Three essays in Applied Econometrics
This dissertation includes three essays in Applied Econometrics. Each essay explores an interesting and important question in the real economic world. In the course of investigating the nature of each question, appropriate techniques are combined in order to overcome the problems of previous methods. It is not a simple application of textbook techniques. Rather, advanced techniques recently developed are appropriately combined so that our understanding of the question becomes deeper and improved.
The first essay is regarding the assessment of the effects of neighborhood land uses on residential house values. It is widely recognized that a nuclear plant or a prison, for example, often has an adverse effect on the property values of the nearby houses, while a park or a university usually has a beneficial effect. Such effects are estimated using a nonparametric regression method together with some advanced techniques in order to deal with potential problems.
The second essay considers the assessment of the sources of the economic growth in East Asia countries. East Asian countries experienced phenomenal economic growth from the 1970s to 1997, the so called “Asian Miracle,” which ended when a financial crisis hit in 1997. There is a fundamental question with regard to the Asian Miracle. Which is the prime source of the rapid growth between capital accumulation and productive improvements? Our approach to the question utilizes a nonparametric derivative estimation method so that we do not need the strong assumptions used by previous approaches.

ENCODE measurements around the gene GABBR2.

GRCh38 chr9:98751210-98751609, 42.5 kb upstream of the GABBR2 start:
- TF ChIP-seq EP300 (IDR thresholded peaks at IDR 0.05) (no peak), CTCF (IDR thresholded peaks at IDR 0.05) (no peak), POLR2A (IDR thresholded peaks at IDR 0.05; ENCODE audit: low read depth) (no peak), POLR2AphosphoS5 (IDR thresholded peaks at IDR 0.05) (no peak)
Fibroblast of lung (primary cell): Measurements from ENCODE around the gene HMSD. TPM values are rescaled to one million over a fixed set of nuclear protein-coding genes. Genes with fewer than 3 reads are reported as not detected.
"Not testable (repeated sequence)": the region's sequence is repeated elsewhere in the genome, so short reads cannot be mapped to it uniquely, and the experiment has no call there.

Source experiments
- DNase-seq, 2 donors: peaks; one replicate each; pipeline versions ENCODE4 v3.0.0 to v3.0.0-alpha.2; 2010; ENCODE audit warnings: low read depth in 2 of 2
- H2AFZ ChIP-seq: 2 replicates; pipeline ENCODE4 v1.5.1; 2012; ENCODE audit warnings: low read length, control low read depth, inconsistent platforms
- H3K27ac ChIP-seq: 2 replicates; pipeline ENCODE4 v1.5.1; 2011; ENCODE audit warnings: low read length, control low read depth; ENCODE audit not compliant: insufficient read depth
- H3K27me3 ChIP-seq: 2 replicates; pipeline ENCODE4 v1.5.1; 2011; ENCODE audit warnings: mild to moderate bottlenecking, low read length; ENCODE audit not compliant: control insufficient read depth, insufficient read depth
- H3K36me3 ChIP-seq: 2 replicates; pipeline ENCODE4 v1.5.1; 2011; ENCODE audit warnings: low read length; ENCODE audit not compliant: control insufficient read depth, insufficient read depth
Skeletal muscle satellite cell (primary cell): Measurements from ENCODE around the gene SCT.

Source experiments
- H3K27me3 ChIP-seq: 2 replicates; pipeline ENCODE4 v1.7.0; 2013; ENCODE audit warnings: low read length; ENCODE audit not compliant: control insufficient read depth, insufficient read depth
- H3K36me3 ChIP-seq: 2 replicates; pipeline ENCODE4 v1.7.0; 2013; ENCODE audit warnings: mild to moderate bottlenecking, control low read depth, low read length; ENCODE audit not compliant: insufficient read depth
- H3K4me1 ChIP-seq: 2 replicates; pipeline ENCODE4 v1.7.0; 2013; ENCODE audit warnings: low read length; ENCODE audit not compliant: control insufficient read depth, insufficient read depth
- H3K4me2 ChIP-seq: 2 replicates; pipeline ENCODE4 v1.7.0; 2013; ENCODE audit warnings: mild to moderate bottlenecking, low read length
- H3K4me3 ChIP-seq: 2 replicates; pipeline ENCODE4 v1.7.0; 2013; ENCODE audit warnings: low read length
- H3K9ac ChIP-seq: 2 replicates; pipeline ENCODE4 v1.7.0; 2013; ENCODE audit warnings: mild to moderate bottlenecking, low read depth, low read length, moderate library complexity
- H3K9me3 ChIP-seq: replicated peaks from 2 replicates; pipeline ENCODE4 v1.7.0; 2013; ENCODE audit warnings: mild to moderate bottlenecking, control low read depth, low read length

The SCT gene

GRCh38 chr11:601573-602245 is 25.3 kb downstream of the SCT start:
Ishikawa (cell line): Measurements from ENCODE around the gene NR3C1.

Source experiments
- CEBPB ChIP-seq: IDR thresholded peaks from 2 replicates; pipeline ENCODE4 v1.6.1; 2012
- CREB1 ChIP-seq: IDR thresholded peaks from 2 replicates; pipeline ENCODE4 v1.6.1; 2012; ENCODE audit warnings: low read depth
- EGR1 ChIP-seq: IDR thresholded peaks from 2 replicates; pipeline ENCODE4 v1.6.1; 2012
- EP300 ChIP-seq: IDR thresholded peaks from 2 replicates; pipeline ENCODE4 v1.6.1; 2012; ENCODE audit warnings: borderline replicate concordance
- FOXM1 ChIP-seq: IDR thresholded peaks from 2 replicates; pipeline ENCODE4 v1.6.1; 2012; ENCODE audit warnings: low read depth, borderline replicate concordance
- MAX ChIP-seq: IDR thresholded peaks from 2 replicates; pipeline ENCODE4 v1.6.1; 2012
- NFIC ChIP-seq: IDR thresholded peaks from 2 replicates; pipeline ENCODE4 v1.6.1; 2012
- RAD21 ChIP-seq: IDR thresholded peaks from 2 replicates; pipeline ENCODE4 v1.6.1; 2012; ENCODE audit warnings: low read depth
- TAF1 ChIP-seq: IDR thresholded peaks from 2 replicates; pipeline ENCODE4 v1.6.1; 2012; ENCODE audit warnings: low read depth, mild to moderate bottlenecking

The third essay assesses the effectiveness of IMF lending programs. When a member country of the IMF faces external payment problems rooted in macroeconomic and/or structural imbalances, the country may ask the IMF for financial assistance to normalize external payments and correct underlying macroeconomic imbalances. Our approach is based on a vector autoregressive model with regime switching so that it provides a dynamic feature of evaluation over the wide range time horizon. Our approach also provides a way to estimate not only the total effect of IMF programs, but also the loan effect and the policy advice effect. This kind of separation is often very important in policy discussion.